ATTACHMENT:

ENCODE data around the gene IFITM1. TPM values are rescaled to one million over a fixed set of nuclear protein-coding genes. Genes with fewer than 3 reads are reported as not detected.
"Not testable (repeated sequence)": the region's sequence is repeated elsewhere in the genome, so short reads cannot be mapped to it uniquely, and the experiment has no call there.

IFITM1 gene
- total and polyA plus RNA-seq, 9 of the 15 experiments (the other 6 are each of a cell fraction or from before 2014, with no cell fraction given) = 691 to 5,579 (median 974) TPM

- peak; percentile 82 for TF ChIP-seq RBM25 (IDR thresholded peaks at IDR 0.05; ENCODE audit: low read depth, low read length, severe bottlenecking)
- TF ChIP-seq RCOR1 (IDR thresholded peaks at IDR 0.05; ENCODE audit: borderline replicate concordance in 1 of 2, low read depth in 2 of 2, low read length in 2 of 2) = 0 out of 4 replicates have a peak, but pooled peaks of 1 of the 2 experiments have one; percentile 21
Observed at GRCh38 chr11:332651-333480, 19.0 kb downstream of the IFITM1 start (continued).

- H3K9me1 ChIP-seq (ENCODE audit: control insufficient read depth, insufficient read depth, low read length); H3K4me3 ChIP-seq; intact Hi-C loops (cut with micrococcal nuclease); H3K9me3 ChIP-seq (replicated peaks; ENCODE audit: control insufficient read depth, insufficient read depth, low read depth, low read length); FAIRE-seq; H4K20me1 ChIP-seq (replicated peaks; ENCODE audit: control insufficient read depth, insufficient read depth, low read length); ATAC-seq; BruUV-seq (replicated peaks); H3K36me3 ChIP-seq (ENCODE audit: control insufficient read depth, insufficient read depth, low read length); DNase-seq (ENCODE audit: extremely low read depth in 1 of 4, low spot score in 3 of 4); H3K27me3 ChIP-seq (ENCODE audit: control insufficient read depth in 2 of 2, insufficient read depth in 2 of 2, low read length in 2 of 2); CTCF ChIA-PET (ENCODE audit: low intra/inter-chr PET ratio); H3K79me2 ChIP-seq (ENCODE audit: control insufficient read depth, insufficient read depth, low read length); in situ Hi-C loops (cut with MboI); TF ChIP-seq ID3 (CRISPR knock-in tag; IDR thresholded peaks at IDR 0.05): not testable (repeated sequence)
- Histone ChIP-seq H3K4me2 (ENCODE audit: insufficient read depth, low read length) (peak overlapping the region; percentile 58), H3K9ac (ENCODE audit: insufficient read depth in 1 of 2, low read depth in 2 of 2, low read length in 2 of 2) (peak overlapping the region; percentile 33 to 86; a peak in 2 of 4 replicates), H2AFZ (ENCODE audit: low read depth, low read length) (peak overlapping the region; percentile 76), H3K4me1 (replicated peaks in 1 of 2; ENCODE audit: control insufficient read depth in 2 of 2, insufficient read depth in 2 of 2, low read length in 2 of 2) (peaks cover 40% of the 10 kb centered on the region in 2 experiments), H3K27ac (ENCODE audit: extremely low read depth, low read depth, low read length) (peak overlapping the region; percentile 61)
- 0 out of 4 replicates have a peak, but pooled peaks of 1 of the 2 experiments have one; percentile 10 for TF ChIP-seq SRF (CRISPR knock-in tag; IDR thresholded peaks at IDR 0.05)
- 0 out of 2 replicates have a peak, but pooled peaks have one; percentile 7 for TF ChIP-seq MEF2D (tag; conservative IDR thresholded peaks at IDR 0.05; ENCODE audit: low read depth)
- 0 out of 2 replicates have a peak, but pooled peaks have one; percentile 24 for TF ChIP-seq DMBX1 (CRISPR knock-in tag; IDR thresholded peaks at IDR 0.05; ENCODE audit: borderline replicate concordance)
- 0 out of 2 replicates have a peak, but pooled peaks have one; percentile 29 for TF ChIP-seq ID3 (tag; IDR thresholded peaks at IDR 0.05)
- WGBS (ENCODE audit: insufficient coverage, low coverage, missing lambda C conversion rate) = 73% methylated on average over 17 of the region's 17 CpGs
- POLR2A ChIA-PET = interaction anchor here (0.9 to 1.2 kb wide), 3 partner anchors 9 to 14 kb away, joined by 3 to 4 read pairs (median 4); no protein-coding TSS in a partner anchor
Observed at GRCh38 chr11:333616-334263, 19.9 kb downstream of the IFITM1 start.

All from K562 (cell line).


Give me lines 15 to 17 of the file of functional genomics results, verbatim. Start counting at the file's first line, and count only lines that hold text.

- POLR2A ChIA-PET = interaction anchor here (0.9 to 1.2 kb wide), 3 partner anchors 9 to 14 kb away, joined by 3 to 4 read pairs (median 4); no protein-coding TSS in a partner anchor
Observed at GRCh38 chr11:333616-334263, 19.9 kb downstream of the IFITM1 start.

All from K562 (cell line).